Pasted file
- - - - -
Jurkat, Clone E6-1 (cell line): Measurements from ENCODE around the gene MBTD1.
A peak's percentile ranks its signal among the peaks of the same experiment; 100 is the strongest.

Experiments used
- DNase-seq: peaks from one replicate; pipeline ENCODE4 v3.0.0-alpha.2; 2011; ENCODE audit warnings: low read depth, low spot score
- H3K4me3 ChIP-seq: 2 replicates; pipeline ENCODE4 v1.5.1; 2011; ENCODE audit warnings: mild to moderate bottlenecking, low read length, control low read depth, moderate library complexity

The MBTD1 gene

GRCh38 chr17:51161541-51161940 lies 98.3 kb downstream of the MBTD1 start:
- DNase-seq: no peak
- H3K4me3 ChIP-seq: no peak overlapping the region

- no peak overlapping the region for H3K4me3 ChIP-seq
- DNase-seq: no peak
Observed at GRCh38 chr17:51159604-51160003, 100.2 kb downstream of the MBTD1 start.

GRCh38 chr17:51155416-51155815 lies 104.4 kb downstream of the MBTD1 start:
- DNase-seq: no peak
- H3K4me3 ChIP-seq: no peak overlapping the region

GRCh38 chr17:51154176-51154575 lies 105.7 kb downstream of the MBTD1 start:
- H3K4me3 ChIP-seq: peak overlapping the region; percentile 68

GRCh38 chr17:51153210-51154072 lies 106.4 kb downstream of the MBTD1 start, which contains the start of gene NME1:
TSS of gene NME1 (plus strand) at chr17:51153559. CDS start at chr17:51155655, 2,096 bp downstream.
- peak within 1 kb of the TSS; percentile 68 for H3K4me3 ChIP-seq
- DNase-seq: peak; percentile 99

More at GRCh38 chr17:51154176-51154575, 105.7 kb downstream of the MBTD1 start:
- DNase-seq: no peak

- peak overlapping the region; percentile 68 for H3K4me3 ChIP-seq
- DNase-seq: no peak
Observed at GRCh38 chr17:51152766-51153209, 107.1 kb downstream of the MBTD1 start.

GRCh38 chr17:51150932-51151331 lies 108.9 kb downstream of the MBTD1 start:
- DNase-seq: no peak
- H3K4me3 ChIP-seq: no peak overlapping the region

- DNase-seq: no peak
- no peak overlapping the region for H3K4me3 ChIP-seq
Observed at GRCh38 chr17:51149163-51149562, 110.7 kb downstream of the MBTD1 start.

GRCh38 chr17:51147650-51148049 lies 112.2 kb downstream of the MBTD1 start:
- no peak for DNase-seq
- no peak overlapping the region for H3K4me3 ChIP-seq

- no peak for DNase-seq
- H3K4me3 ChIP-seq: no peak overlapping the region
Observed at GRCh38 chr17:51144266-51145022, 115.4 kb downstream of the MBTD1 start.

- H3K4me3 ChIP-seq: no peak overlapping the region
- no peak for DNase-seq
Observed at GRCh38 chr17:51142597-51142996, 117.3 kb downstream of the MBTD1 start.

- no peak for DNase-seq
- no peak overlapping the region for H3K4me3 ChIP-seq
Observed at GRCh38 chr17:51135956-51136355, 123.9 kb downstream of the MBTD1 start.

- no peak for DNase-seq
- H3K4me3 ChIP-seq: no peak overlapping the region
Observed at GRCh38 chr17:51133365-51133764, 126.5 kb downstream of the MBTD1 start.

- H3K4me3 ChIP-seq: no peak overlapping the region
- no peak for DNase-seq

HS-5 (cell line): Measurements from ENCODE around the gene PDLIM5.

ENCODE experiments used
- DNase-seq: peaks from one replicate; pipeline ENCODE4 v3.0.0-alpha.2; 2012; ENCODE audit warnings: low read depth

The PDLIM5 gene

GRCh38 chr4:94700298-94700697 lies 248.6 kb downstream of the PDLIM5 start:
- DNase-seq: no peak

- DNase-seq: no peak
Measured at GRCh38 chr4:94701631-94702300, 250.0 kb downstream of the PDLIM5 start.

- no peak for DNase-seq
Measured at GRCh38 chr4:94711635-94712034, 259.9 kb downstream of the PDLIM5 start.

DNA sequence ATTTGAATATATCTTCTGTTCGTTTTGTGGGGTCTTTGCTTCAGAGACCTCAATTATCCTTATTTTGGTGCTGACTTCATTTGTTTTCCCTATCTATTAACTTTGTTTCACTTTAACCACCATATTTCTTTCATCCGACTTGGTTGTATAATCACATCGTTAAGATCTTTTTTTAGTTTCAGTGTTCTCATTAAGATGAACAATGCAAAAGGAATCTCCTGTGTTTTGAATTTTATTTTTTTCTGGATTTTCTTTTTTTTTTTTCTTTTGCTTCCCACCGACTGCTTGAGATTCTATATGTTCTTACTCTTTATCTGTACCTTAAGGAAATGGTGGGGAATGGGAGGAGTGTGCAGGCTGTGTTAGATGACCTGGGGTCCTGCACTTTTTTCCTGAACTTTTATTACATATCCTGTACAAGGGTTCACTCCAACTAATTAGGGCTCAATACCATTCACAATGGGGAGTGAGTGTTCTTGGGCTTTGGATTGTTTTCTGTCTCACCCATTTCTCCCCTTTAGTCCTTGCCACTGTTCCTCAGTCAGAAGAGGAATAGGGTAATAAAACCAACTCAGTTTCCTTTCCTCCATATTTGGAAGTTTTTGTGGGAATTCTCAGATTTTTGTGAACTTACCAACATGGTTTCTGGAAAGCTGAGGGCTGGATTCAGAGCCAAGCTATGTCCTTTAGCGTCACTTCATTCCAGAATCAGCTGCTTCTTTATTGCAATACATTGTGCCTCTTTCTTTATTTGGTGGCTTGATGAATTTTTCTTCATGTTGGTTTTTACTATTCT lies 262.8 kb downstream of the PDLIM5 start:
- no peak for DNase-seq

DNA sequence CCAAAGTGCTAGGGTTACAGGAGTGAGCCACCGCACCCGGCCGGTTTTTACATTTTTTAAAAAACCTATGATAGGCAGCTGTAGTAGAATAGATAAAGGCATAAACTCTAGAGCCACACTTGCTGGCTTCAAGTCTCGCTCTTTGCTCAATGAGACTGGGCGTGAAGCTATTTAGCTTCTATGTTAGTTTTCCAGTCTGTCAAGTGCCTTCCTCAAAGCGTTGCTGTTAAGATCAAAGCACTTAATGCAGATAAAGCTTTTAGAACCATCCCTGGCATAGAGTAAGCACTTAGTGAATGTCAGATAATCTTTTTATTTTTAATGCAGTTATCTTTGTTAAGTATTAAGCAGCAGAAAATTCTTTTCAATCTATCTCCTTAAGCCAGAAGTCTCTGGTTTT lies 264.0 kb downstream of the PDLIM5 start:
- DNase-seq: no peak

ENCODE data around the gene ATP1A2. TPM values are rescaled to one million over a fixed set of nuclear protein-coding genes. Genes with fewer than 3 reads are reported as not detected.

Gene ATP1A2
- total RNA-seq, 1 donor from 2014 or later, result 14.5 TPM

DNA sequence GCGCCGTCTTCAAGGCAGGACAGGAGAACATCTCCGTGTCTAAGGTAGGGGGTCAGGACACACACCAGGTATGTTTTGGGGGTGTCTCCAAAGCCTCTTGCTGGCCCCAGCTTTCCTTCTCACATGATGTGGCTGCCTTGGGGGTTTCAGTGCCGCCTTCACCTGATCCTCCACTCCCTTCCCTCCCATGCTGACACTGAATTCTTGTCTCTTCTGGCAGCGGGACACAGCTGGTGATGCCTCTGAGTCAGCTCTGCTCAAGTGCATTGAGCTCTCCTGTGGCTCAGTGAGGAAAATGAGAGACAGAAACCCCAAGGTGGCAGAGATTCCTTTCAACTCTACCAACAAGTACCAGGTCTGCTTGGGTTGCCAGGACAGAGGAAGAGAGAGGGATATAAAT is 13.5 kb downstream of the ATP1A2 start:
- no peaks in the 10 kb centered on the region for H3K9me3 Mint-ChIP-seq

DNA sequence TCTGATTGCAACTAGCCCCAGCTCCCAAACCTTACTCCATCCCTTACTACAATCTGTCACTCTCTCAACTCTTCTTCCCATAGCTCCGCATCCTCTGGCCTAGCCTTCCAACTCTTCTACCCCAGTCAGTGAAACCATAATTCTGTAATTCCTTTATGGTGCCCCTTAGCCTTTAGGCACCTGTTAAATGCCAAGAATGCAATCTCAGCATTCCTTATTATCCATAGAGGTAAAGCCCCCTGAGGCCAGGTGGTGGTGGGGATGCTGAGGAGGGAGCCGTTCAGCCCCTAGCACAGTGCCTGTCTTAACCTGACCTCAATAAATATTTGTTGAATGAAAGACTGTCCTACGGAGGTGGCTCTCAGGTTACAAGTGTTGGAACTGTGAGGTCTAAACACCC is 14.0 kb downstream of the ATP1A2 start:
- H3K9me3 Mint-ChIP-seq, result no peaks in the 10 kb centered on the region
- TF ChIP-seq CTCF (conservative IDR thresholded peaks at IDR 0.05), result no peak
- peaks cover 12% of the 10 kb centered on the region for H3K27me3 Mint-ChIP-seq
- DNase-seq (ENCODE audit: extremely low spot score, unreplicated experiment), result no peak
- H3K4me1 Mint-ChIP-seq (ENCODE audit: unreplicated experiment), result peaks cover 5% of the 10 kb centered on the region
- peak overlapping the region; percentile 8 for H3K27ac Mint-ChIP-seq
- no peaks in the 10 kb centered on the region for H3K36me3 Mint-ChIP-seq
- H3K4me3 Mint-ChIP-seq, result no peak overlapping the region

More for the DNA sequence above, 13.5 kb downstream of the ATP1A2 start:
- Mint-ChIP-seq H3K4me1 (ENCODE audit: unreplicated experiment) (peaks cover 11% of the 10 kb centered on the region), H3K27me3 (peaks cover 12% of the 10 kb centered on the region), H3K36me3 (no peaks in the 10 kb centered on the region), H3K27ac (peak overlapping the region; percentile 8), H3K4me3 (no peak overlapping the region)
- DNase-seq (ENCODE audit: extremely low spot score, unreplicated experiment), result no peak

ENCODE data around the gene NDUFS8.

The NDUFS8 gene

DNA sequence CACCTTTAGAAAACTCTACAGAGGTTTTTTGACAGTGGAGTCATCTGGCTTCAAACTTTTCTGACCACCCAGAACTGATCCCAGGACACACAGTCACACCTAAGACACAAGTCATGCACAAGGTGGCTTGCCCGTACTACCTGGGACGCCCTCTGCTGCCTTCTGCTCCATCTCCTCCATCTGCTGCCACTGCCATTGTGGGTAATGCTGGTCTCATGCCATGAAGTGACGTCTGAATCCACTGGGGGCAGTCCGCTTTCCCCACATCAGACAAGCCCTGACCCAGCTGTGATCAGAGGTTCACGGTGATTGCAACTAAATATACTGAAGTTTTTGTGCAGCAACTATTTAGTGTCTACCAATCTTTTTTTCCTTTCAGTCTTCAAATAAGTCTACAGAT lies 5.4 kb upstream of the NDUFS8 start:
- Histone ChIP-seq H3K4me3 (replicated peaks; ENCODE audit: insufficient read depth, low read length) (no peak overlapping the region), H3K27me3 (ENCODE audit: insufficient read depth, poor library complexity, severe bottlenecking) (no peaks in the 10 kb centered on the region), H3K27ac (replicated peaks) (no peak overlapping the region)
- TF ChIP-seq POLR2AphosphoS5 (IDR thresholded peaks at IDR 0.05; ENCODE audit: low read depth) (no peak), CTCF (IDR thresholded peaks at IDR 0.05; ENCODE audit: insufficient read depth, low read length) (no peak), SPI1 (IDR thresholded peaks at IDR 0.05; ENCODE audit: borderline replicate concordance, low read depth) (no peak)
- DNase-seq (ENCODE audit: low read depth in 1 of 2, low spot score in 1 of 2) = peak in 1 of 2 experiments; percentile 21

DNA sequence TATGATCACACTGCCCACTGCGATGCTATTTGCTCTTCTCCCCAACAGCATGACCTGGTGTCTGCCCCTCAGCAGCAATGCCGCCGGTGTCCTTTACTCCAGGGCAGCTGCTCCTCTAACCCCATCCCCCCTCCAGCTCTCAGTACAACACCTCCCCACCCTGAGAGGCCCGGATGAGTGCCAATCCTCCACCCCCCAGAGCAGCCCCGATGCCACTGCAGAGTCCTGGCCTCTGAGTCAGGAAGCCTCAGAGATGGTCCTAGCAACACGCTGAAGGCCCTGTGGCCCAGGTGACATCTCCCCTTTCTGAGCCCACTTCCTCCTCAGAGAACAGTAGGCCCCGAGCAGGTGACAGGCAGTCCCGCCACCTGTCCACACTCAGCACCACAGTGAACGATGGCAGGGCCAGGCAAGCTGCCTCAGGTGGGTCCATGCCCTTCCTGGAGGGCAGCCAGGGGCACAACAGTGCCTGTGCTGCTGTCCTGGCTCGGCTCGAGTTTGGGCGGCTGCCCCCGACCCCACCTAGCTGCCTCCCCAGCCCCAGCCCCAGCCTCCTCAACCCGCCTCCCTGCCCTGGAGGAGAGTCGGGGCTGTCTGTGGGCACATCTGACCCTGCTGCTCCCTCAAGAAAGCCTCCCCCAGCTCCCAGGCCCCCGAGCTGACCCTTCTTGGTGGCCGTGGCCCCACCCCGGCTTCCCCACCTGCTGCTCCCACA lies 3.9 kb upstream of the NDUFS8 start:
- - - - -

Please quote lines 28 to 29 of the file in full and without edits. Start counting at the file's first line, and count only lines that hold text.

- DNase-seq: no peak
- H3K4me3 ChIP-seq: no peak overlapping the region